Max and Walker come into my bedroom with crowbars as the sun starts to rise. They say that they noticed I checked “meh” when rating my experience and if I don’t check “epic” immediately they will break both of my kneecaps. I change my experience to “epic.” They leave without saying goodbye. The palo santo sparks have started a fire in the living room and the log cabin is filling with smoke. I gather my things and tip Anika because she makes 15 percent less than Max and Walker. I ask her again if she wants to exchange email addresses or something. The sparks have spread to the surrounding woodlands and a forest fire is now raging. Helicopters begin dropping water from above. Anika says maybe she’ll see me on my fortieth birthday and gets into the Slumberparty van which is parked outside. I use the forest fire to light a cigarette and walk two hundred miles back to my apartment.

My apartment door is open when I get home. The lock has been picked and the deadbolt stolen. I assume my upstairs neighbor’s murderer had come looking for me and will surely be back. I google burial plots. I can’t afford them after what I spent on Slumberparty. I call my very best friend in the world and ask if she’ll attend my funeral. She tells me she’s experiencing a reverse postpartum after having her baby the old-fashioned way and is filled with constant euphoria. She’s far too elated to reflect on my short, morbid life. She and her husband begin making love and forget to hang up. I listen for a while.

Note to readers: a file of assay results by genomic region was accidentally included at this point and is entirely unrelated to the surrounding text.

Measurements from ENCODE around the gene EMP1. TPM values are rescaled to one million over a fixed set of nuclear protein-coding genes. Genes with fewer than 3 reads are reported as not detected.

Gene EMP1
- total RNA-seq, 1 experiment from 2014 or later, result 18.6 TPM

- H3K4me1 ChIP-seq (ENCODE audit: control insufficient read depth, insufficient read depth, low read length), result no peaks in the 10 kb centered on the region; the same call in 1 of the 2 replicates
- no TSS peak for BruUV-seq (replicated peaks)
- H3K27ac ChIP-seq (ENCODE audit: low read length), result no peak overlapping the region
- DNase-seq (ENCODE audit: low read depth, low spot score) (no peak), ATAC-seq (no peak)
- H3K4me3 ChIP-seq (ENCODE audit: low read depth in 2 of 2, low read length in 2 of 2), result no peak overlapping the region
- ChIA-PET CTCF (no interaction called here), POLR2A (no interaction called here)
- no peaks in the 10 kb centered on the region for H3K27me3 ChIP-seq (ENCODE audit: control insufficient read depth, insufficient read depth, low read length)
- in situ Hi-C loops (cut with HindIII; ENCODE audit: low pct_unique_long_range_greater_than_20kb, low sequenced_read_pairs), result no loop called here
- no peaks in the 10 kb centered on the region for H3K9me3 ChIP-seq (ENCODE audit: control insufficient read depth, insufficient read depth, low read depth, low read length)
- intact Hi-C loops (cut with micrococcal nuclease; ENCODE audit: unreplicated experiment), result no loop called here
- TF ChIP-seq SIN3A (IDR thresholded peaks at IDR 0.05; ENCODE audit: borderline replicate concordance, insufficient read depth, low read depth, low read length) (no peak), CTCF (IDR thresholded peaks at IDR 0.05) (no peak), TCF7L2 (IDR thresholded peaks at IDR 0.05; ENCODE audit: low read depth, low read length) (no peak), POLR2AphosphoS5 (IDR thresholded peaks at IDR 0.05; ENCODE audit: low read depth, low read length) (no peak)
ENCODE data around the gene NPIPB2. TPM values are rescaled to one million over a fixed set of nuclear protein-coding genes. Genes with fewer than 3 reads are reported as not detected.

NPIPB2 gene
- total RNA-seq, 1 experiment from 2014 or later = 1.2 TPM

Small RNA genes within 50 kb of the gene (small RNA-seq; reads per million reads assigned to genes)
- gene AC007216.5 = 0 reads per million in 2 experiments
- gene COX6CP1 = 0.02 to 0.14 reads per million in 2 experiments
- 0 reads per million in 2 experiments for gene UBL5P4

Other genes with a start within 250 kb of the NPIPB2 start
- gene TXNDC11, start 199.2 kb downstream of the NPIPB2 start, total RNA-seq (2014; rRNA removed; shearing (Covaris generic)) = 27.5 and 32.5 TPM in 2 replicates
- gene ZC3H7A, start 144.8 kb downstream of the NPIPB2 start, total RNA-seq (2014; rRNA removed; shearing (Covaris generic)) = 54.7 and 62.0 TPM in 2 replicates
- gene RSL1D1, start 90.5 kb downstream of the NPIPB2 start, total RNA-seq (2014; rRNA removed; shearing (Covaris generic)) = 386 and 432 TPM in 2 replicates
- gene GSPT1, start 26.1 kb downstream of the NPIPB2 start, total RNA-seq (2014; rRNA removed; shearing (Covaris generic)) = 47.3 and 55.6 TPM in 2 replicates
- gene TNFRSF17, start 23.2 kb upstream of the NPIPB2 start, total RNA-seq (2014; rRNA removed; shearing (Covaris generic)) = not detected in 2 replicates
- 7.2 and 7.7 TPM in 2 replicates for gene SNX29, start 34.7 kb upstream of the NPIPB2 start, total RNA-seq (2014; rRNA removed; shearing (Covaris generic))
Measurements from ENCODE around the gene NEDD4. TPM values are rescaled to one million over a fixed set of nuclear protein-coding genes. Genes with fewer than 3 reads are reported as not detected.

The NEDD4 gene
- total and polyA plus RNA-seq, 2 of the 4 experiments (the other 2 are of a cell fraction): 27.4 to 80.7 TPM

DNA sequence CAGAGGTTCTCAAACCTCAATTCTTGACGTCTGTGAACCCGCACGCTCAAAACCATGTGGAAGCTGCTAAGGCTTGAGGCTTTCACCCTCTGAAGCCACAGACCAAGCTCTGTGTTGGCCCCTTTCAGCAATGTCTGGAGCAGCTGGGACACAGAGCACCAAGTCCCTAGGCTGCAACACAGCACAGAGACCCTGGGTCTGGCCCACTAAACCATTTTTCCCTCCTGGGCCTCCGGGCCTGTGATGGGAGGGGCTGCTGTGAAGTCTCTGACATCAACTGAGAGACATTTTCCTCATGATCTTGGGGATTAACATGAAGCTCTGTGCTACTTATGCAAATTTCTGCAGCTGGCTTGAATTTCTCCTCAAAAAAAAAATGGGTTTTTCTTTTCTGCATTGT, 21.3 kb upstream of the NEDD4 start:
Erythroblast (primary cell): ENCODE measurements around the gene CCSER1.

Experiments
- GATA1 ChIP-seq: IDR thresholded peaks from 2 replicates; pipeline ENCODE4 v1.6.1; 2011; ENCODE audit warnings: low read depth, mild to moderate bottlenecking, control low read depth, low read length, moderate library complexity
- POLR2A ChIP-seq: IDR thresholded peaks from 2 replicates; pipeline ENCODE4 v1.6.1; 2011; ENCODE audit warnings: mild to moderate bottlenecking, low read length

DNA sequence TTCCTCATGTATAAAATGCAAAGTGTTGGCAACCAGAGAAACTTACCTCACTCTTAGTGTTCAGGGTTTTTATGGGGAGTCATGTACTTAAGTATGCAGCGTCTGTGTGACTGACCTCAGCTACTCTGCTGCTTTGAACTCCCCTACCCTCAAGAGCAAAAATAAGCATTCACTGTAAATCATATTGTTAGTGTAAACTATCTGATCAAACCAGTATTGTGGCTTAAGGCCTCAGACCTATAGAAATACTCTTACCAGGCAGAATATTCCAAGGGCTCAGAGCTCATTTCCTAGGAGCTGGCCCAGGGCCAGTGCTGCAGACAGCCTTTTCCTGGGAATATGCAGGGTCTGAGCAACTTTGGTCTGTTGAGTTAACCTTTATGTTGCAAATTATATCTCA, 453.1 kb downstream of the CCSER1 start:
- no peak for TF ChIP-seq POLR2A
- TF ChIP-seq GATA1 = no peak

An unknown number calls on the other line and I answer. It’s Anika’s voice asking if my refrigerator is running. I go to my refrigerator and open it. Every shelf is filled with lox and bagels. There are also capers and lemon and a petri dish of frozen embryos. I open the petri dish and the embryos are squirming. They move like inchworms, then like jumping beans—ricocheting out of their container and into the living room. They begin sprouting arms and legs. They’re in the throes of evolution. They’re plasma, then protozoa, then babies in bonnets. I try to breastfeed them but they’ve grown again, into toddlers then into petulant tweens and they’re eating all the bagels. Then they’re in graduation caps. They’re moving the tassel from right to left. “They grow up so fast,” I say as they pack their bags for college. “We love you mom,” say the embryos, hugging me as I cry and remind them to call. I realize I’m still holding my phone. I thank Anika. “House of the Rising Sun” plays through the receiver.